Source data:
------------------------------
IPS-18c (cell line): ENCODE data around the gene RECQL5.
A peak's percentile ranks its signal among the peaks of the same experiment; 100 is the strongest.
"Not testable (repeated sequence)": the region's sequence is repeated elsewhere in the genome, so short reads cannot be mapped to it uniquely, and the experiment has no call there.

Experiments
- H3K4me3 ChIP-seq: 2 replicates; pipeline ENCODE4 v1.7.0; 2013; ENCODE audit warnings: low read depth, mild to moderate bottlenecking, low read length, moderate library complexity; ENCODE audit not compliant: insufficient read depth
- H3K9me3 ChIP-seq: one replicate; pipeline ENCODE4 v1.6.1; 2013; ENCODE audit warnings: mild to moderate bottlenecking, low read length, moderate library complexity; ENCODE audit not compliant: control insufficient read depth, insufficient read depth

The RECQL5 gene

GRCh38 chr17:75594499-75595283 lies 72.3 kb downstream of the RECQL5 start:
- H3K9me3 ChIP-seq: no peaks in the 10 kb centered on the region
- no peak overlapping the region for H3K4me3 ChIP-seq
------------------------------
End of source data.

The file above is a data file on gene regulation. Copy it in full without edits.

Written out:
IPS-18c (cell line): ENCODE data around the gene RECQL5.
A peak's percentile ranks its signal among the peaks of the same experiment; 100 is the strongest.
"Not testable (repeated sequence)": the region's sequence is repeated elsewhere in the genome, so short reads cannot be mapped to it uniquely, and the experiment has no call there.

Experiments
- H3K4me3 ChIP-seq: 2 replicates; pipeline ENCODE4 v1.7.0; 2013; ENCODE audit warnings: low read depth, mild to moderate bottlenecking, low read length, moderate library complexity; ENCODE audit not compliant: insufficient read depth
- H3K9me3 ChIP-seq: one replicate; pipeline ENCODE4 v1.6.1; 2013; ENCODE audit warnings: mild to moderate bottlenecking, low read length, moderate library complexity; ENCODE audit not compliant: control insufficient read depth, insufficient read depth

The RECQL5 gene

GRCh38 chr17:75594499-75595283 lies 72.3 kb downstream of the RECQL5 start:
- H3K9me3 ChIP-seq: no peaks in the 10 kb centered on the region
- no peak overlapping the region for H3K4me3 ChIP-seq